Getting To Grips With The Core Media IO Camera Extension Part 1 of 3: The Basics

Getting To Grips With The Core Media IO Camera Extension, a 3 part series. #

Part 1 of 3: The Basics: creating an installable Core Media Camera Extension and its container app. #

August 11th, 2022
To the code →

View project on Github #

Welcome to the first in a series of three posts about the Core Media IO Camera Extension. I was delighted by the Create camera extensions with Core Media IO WWDC22 video, which is about extensions which can present a system camera for use in any camera-supporting app such as FaceTime, including creative cameras that can take in a feed from an existing camera such as a Continuity Camera Webcam and add effects to it. Still, I wished that it had sample code for the two types of cameras that it discussed, software camera and creative camera with configuration app.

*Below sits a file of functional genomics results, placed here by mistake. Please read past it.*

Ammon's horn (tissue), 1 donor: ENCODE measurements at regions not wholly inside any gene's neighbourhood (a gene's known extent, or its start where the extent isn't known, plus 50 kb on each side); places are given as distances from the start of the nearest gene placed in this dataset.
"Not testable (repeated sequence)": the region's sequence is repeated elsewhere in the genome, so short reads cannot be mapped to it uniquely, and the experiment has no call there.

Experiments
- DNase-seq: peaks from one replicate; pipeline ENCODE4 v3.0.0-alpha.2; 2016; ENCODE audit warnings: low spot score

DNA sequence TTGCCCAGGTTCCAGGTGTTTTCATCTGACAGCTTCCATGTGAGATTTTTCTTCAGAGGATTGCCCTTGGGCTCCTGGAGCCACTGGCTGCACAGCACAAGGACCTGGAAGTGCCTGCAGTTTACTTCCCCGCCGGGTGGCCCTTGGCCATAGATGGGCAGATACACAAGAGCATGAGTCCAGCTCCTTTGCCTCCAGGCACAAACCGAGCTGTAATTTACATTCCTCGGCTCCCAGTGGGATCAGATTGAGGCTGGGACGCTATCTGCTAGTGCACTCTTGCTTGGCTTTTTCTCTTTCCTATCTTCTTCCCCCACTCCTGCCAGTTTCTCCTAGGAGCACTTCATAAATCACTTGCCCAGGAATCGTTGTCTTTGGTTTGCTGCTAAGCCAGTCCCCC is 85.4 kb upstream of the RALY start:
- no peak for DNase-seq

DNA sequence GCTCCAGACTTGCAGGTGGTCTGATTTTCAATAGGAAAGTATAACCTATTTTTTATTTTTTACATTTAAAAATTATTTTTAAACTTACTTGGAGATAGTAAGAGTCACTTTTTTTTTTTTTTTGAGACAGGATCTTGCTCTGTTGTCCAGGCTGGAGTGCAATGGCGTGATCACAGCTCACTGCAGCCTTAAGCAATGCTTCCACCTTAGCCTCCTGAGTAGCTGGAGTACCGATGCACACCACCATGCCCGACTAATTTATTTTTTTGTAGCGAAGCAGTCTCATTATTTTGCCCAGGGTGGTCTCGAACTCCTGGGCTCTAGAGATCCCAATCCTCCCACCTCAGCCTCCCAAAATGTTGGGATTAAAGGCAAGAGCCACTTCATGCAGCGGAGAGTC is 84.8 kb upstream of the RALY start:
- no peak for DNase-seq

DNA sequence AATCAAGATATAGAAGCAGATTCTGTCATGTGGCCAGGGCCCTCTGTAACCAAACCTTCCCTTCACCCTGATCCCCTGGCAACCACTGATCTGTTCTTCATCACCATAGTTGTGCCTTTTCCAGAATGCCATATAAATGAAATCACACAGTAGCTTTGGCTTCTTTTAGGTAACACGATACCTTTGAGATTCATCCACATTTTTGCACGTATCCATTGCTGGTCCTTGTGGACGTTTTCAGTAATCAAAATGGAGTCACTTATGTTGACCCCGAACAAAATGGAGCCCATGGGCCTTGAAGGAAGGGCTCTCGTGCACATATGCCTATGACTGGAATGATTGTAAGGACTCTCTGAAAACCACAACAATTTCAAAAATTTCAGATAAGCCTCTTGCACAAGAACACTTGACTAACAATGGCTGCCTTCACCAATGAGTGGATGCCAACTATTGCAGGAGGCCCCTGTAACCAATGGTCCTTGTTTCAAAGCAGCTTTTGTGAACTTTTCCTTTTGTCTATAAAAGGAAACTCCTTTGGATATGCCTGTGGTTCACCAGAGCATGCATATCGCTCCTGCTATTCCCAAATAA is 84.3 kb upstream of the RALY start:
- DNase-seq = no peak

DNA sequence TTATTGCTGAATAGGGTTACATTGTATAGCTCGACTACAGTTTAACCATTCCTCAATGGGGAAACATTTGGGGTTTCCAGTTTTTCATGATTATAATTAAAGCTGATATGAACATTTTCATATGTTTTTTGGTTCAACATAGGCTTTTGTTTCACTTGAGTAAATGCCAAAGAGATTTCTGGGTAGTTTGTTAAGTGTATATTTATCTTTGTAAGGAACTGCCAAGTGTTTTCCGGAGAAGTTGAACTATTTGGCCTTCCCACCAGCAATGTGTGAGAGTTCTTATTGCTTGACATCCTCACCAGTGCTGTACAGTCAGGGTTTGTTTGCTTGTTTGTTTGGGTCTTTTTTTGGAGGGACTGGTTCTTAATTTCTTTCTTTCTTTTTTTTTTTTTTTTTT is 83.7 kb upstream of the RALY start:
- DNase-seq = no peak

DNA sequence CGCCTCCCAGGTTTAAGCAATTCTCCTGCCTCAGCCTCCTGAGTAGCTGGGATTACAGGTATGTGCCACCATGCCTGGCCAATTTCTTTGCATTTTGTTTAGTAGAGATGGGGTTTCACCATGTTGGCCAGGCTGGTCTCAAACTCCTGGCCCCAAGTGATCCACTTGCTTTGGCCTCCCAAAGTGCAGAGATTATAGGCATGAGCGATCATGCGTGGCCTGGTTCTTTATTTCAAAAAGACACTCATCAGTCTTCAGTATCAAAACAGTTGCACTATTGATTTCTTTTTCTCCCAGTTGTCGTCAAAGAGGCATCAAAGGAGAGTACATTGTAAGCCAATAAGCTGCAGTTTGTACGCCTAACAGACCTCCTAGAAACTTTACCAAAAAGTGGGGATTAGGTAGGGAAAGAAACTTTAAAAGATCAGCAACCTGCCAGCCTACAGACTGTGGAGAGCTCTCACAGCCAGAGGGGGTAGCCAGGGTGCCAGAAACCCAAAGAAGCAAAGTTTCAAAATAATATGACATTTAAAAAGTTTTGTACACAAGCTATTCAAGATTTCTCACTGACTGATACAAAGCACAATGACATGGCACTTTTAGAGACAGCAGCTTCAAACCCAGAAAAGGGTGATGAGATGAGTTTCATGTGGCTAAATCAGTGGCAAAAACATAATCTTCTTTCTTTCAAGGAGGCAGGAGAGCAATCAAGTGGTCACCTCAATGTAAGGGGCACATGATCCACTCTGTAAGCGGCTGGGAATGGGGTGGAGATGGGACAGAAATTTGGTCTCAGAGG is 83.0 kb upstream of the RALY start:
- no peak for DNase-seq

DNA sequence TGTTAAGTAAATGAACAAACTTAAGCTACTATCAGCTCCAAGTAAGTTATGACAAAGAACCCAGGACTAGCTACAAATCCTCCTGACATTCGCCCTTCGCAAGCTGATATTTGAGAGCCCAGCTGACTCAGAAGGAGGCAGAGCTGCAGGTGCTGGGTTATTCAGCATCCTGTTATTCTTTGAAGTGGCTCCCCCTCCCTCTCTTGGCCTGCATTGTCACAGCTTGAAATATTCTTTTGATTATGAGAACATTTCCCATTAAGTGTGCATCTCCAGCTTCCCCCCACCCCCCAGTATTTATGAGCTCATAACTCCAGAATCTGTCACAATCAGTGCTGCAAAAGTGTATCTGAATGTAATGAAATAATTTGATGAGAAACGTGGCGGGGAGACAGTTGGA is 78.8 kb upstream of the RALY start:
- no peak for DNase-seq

I wrote myself some sample code, and now I would like to share it, and explain a little about how it works.

There will be three posts in the series:

The first post, this one, is about getting the basics working from the start,

the second is about creating a useful software CMIO Camera Extension with communication between a configuration app and an extension and painless extension debugging,

and the last is about bringing it all together by building a creative camera with realtime effects processing using vImage Pixel Buffers, which can use the Continuity Camera Webcam.

Each will build on the previous post. SwiftUI will be the only interface framework used, and there will be no NSViewRepresentable, which is going to get spicy in the final entry when we’re observing a camera feed in the configuration app.

Prerequisites #